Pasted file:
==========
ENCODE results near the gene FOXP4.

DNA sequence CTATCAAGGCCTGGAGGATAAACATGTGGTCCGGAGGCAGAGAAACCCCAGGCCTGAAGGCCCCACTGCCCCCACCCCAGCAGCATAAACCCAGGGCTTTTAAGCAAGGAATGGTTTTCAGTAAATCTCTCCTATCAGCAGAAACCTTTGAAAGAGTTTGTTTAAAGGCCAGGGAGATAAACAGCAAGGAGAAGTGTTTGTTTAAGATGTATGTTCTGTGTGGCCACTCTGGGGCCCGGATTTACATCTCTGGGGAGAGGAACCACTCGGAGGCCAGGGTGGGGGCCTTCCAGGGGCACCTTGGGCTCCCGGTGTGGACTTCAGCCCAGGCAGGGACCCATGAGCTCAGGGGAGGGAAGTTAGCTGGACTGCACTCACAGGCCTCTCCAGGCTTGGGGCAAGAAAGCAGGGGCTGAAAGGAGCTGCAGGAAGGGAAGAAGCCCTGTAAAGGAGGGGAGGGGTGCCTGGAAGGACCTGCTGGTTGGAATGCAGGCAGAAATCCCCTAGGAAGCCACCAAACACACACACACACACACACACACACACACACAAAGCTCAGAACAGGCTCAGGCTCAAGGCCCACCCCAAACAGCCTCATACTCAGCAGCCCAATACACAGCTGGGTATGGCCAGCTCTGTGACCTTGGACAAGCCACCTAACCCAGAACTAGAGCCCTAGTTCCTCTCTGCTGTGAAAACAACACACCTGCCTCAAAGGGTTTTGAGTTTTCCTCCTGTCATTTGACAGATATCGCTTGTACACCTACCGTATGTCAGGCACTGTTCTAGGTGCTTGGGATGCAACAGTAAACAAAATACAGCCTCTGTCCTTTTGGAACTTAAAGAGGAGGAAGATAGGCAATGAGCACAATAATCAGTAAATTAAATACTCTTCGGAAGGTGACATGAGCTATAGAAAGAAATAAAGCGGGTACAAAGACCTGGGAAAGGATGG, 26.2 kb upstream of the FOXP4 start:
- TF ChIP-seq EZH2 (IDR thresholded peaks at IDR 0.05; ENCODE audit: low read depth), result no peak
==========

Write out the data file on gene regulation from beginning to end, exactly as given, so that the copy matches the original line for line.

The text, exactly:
ENCODE results near the gene FOXP4.

DNA sequence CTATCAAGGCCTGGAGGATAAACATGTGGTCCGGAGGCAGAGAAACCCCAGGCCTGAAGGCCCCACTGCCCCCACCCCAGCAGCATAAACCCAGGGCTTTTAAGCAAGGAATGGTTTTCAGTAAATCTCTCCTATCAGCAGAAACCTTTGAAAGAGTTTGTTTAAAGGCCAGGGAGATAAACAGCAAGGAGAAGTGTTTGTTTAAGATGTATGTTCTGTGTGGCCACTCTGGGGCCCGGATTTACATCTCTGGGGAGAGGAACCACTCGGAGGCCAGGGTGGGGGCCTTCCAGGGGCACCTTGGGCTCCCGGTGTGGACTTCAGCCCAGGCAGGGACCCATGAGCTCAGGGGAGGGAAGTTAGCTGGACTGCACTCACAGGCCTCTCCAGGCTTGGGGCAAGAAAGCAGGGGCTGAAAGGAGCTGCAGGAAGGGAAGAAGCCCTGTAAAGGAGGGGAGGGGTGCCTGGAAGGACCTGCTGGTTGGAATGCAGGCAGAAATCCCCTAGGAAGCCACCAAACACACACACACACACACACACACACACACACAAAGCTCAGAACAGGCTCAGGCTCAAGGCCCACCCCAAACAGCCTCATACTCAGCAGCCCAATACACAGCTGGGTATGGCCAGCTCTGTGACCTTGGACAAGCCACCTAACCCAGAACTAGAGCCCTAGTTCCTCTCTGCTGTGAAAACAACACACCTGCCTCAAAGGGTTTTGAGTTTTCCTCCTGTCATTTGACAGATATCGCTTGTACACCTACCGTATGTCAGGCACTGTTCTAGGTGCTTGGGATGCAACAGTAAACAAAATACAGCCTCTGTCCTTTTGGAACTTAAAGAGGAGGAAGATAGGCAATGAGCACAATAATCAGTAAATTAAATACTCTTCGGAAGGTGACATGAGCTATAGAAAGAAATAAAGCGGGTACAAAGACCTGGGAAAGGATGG, 26.2 kb upstream of the FOXP4 start:
- TF ChIP-seq EZH2 (IDR thresholded peaks at IDR 0.05; ENCODE audit: low read depth), result no peak